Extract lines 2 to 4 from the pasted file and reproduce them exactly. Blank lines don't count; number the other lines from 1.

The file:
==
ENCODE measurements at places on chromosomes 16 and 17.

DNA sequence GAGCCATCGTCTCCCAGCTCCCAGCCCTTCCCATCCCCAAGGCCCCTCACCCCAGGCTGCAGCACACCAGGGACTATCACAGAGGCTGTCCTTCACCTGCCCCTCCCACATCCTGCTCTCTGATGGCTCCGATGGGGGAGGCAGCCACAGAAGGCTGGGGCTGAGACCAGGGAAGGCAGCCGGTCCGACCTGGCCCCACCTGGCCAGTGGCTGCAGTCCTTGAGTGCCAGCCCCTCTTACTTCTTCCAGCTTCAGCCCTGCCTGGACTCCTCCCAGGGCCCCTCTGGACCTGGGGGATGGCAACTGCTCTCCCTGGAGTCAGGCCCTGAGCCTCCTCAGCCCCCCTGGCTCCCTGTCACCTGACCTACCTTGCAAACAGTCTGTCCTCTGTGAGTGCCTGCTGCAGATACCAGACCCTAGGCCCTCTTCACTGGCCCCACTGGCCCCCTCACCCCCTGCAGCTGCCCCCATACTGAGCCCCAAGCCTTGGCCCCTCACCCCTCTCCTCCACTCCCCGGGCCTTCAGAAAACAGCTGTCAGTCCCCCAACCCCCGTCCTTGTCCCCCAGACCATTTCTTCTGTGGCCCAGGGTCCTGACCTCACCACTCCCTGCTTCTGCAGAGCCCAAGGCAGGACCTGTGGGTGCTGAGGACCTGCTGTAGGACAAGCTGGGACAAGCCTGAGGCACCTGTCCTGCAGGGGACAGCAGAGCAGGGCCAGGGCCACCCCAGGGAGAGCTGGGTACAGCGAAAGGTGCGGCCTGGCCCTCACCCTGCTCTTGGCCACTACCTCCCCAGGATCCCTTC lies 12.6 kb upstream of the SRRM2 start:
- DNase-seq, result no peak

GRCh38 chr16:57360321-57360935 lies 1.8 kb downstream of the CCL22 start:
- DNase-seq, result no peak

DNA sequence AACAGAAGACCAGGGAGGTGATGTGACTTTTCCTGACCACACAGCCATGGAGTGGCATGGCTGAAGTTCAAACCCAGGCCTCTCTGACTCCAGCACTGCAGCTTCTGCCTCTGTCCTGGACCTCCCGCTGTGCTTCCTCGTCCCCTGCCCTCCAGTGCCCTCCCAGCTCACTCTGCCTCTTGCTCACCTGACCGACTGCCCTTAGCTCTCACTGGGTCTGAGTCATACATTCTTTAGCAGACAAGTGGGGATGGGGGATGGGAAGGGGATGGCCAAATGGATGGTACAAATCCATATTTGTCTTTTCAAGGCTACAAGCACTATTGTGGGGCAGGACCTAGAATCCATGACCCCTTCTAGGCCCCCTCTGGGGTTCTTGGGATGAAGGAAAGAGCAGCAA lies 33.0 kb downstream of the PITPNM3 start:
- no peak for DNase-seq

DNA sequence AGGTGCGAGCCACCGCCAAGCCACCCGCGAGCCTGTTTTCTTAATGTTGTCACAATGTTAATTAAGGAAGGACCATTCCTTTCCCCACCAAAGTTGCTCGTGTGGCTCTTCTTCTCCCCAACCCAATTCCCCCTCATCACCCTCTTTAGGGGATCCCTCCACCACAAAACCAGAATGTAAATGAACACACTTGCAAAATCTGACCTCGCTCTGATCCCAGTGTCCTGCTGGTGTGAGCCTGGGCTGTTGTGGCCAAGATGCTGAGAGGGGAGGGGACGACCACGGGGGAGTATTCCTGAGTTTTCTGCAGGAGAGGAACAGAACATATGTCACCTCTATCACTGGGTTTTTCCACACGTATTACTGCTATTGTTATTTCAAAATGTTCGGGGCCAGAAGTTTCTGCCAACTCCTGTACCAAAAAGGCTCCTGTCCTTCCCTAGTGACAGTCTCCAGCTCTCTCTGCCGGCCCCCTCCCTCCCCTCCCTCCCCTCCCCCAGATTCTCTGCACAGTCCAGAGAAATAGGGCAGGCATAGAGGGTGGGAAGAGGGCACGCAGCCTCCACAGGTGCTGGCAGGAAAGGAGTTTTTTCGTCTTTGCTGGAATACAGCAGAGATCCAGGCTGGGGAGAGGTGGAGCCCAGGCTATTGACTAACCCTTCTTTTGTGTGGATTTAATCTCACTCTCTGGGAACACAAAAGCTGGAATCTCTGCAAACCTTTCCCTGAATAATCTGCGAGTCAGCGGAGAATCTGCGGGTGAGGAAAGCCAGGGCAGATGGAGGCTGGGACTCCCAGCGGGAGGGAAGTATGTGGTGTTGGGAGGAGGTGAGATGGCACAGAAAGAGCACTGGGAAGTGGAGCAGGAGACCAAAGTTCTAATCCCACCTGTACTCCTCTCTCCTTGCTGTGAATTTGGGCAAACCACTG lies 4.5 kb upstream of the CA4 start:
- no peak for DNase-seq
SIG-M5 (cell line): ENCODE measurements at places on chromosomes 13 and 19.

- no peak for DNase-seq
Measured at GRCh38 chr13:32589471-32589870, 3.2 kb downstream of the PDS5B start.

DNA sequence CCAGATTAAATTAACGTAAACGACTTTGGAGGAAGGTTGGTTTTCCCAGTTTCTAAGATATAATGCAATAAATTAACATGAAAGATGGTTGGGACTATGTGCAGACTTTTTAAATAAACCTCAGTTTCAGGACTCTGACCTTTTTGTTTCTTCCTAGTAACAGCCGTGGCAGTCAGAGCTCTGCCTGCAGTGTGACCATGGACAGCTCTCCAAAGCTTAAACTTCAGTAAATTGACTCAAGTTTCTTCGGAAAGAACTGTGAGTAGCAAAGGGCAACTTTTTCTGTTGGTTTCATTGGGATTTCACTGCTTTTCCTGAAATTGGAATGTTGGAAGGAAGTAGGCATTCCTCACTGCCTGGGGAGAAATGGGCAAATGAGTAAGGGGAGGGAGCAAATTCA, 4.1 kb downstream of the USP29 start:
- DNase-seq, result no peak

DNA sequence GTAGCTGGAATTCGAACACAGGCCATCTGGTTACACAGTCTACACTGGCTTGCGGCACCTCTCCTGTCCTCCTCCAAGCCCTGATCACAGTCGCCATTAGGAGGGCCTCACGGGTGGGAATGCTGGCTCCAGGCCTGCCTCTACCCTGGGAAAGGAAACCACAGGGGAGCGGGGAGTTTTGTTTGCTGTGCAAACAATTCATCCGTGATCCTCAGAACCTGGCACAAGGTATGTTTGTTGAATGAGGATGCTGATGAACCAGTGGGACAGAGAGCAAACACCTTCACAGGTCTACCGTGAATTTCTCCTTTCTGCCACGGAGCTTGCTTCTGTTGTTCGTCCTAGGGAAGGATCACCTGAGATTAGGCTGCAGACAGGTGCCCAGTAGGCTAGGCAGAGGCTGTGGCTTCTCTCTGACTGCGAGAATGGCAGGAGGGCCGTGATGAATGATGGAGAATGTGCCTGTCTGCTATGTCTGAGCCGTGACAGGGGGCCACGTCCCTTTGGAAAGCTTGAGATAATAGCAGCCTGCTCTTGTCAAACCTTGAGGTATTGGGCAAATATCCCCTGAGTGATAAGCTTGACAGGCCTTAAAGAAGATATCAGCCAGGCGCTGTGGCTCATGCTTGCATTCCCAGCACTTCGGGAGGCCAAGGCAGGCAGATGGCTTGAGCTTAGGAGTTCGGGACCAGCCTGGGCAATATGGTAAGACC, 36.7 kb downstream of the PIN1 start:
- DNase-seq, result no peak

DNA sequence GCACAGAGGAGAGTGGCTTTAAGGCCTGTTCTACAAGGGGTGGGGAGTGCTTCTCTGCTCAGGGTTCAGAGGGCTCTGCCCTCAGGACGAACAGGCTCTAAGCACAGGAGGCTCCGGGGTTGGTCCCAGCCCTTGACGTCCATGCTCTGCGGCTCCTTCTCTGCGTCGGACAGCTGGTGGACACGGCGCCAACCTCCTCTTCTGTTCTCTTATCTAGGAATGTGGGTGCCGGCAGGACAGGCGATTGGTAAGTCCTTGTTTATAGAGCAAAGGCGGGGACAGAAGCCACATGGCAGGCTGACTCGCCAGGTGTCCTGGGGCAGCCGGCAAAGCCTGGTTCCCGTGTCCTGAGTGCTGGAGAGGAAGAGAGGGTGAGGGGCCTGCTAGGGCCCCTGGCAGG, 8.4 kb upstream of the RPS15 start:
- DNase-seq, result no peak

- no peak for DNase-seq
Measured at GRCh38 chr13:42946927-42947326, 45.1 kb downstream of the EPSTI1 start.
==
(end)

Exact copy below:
DNA sequence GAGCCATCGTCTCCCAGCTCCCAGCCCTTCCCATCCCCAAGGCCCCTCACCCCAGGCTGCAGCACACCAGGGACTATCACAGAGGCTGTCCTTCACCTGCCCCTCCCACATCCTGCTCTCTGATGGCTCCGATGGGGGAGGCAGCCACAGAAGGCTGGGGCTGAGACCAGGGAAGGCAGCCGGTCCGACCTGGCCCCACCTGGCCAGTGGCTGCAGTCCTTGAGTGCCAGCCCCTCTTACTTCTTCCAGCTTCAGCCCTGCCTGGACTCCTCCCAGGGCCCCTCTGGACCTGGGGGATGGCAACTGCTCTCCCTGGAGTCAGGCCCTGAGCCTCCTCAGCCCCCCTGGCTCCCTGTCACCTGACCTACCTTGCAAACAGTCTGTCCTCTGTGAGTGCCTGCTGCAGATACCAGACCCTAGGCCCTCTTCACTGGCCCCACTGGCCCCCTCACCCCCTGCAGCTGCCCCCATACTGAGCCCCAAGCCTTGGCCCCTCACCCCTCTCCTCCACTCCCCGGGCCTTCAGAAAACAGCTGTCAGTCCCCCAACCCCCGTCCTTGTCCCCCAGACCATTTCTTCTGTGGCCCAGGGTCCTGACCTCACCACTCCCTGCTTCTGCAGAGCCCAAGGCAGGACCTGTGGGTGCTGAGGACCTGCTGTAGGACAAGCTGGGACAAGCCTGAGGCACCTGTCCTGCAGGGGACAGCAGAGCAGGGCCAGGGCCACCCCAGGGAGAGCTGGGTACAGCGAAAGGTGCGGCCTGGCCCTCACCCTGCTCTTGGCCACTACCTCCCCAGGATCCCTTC lies 12.6 kb upstream of the SRRM2 start:
- DNase-seq, result no peak

GRCh38 chr16:57360321-57360935 lies 1.8 kb downstream of the CCL22 start: